Creating connections through the arts and across cultures

“The Soul of a New Cuisine: A Discovery of the Foods and Flavors of Africa”

"The Soul of A New Cuisine: A Discovery of the Foods and Flavors of Africa by Marcus Samuelsson in gracefully introduced by Desmond Tutu and enhanced by photographs by Gediyond Kifle. Just think! 200 recipies from all over the continent, with insightful commentary completing our pleasure.

Here's what Samuelsson says about "Palaver Sauce": [In West Africa] meals tend to be based on starches--rice, grains, couscous, root vegetables--served with a little bit of sauce or a stew for flavor. One of the most popular sauces is palaver sauce, a stew made of greens with a little bit of meat, usuallly served over rice or couscous. In West Africa, it would be made with fresh pumpkin leaves and enormous amounts of red palm oil, but I've adapted it.... Just why the dish is named plalaver--meaning a long-winded debate or quarrel--is unclear, but one colorful local legend claims that the first palaver sauces were made from greens with long, ropy stems, and as people stood around the pot ladling out their portions, they tended to inadvertantly hit the next person in line with one of the stems, resulting in a squabble. My version calls for chopped spinach, eliminating the danger of hitting the person seated next to you, but the name remains the same." (p.190)


2 tablespoons peanut oil
1 medium Spanish onion, finely diced
2 bird's-eye chilies, seeds and ribs removed, finely chopped
1/2 cup sliced merguez sausage or Spanish-style chorizo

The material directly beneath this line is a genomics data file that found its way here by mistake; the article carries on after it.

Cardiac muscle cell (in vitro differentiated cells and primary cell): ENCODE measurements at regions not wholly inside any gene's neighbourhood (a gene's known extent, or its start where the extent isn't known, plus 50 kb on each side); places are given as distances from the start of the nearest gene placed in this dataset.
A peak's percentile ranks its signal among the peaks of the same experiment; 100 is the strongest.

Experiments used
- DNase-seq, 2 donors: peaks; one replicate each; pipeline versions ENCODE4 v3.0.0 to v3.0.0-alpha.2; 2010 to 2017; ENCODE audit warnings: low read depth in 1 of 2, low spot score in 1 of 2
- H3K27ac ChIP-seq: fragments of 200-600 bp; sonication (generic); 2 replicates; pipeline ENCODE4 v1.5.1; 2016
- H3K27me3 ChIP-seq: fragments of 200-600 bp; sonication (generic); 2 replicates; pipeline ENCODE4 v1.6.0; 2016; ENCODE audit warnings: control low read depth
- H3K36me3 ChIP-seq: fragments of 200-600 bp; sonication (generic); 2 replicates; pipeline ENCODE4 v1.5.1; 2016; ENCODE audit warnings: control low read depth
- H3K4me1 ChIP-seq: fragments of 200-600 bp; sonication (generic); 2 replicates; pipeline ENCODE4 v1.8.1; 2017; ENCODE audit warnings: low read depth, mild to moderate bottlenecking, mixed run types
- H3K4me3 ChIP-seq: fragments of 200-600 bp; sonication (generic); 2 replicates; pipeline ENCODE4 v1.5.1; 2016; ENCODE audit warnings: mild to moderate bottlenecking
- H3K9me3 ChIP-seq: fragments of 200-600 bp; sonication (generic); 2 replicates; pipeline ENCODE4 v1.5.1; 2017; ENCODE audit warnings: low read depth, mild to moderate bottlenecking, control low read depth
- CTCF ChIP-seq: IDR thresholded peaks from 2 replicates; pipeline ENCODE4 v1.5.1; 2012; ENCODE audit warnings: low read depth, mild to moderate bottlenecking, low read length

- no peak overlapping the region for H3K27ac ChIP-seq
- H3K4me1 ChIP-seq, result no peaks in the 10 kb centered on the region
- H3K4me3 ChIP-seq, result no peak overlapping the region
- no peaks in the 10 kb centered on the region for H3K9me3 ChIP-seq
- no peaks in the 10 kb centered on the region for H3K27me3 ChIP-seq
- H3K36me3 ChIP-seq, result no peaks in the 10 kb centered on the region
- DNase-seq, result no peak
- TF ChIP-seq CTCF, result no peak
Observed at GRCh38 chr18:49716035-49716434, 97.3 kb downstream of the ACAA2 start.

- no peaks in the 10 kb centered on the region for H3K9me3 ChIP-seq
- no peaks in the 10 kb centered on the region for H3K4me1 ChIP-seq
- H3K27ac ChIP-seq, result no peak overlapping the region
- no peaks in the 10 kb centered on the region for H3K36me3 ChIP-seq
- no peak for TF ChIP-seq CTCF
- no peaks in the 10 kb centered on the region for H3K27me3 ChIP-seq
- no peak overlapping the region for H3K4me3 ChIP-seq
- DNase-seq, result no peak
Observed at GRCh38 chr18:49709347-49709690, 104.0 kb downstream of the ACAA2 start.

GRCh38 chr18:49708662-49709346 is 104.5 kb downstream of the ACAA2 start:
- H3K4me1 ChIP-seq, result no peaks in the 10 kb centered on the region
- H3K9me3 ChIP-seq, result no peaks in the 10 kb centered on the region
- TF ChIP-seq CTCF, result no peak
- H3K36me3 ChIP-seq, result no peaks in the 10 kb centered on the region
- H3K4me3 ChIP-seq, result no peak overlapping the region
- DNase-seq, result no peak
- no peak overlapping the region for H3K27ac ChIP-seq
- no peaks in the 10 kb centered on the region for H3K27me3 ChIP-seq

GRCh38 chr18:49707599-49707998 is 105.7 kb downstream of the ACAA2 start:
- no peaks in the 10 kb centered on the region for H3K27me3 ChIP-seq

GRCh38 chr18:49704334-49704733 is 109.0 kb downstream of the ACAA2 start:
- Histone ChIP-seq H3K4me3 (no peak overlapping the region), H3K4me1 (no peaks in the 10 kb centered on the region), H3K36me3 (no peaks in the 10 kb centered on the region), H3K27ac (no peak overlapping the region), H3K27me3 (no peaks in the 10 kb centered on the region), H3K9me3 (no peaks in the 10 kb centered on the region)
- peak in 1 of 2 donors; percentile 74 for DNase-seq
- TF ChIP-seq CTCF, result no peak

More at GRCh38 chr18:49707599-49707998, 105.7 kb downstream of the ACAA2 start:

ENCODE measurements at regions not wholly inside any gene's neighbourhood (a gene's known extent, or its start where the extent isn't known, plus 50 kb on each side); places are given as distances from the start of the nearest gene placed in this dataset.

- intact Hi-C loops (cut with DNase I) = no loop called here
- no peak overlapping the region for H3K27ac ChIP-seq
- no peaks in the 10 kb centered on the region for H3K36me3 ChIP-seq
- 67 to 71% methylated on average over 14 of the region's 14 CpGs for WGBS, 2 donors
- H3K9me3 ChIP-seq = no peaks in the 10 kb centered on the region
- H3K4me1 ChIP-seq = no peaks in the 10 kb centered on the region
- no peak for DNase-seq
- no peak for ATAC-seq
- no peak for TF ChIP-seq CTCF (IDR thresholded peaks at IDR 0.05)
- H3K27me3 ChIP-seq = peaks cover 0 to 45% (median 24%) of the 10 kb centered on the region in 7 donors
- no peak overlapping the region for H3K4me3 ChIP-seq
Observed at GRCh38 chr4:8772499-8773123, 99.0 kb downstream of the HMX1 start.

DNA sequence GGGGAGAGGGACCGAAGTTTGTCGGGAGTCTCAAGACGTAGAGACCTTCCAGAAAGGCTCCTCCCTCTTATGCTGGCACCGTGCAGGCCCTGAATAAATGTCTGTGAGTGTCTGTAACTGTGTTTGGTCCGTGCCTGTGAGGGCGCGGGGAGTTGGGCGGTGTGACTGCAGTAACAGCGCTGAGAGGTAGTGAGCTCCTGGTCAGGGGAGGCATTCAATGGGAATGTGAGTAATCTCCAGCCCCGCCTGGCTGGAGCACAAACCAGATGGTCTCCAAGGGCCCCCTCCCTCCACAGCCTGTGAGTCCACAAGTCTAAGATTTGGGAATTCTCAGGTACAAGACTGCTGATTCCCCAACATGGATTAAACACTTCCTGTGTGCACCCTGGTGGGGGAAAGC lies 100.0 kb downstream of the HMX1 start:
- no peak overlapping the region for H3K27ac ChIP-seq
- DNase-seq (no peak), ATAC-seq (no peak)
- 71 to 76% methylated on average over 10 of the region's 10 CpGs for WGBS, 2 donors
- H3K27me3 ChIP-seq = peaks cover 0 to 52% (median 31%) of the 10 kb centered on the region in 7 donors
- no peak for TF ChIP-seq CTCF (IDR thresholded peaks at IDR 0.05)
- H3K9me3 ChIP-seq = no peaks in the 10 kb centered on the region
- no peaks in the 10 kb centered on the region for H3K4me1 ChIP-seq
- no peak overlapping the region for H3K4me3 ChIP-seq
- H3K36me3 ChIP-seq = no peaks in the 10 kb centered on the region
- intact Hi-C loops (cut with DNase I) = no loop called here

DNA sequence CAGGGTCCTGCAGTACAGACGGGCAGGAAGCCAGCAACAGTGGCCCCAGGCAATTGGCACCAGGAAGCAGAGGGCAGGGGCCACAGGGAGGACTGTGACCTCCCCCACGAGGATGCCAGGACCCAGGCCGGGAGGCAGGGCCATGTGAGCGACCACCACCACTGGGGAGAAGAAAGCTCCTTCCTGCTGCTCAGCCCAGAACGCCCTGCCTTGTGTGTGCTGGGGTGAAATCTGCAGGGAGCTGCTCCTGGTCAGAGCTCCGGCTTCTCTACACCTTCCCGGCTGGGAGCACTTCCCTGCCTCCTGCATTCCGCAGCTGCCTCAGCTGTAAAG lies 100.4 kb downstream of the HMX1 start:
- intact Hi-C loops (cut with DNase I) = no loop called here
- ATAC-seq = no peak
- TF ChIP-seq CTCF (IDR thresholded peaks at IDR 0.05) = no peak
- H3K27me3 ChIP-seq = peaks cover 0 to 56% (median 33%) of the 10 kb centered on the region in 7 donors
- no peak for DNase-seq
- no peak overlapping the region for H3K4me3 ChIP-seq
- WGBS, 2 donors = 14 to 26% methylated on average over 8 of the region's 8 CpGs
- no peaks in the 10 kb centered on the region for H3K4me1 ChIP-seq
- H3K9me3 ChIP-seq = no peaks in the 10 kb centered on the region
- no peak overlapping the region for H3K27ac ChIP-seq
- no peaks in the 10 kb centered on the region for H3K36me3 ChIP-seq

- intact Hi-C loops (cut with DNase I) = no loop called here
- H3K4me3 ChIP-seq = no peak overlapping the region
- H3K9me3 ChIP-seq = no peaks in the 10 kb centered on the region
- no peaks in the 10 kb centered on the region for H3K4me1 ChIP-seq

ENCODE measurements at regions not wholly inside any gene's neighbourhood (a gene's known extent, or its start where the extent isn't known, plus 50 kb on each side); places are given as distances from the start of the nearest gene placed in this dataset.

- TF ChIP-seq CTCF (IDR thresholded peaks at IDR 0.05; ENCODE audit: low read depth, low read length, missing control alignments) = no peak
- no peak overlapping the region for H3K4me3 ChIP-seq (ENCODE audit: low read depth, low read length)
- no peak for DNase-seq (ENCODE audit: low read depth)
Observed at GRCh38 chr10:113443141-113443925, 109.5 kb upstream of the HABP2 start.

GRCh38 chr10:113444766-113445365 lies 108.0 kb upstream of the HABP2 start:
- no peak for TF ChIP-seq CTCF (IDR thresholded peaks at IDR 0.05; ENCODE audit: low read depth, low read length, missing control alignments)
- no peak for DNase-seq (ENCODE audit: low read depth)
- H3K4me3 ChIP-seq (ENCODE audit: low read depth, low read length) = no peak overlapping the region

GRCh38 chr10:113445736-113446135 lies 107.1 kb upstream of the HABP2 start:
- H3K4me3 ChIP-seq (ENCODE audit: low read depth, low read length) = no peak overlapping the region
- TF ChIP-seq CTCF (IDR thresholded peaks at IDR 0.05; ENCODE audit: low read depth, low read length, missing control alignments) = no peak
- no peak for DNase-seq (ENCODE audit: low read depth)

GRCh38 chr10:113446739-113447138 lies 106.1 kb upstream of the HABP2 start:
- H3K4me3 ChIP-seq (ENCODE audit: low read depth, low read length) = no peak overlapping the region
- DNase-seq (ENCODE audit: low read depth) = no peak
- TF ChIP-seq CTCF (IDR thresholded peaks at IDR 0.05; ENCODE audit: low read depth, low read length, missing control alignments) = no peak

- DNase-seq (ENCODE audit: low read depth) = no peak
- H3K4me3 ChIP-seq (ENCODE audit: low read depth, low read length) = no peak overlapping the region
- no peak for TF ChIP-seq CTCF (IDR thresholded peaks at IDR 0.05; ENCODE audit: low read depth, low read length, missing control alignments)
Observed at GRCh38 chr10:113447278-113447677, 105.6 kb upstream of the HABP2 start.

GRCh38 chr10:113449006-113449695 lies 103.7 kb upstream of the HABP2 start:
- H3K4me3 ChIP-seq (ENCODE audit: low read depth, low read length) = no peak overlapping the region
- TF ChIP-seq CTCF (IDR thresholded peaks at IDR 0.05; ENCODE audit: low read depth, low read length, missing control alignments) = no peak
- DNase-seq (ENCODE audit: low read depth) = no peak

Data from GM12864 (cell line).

2 garlic cloves, minced
2 cups chopped spinach
1 kipper, chopped
Juice of 1 lemon

Directions for 4 servings: Heat the peanut oil in a large saute pan over medium heat. Add the oniion, chilies, sausage, and garlic and saute until the onion is softened and the garlicis golden, about 5 minutes. Add the spinach, kipper, and lemon juice and stir well. Remove from the heat, cover, and let sit until the spinach wilts, about 1 1/2 minutes.

From the book jacket: For as long as I can remember, I've had Africa on my mind.
"Award-winning chef Marcus Samuelsson may be best known for his innovative take on Scandinavian cuisine at New York's Restaurant Aquavit, but his story begins thousands of miles away, in Africa. Born in Ethiopia and raised in Sweden by adoptive parents, his life transcends national boundaries, and his individual approach to cuisine is a global, yet personal one that draws freely from many ethnic and culural influences."

Truly Marcus became a citizen of the world, yet never let his heart leave home.

2 Responses »

  1. When we arrived in Jos, Nigeria, in 1980, I was heavily into edible wild plants of the Arid Southwestern US and my book American Indian Food and Lore had been out a couple of years. Among the plants I wrote about was amaranth, a wild leafy green. Imagine my surprise to find it in the Jos market -- called "spinach" in English. Don't know what they called it in the various native languages.

  2. The Batswana people in Southern Africa call it "morogo"

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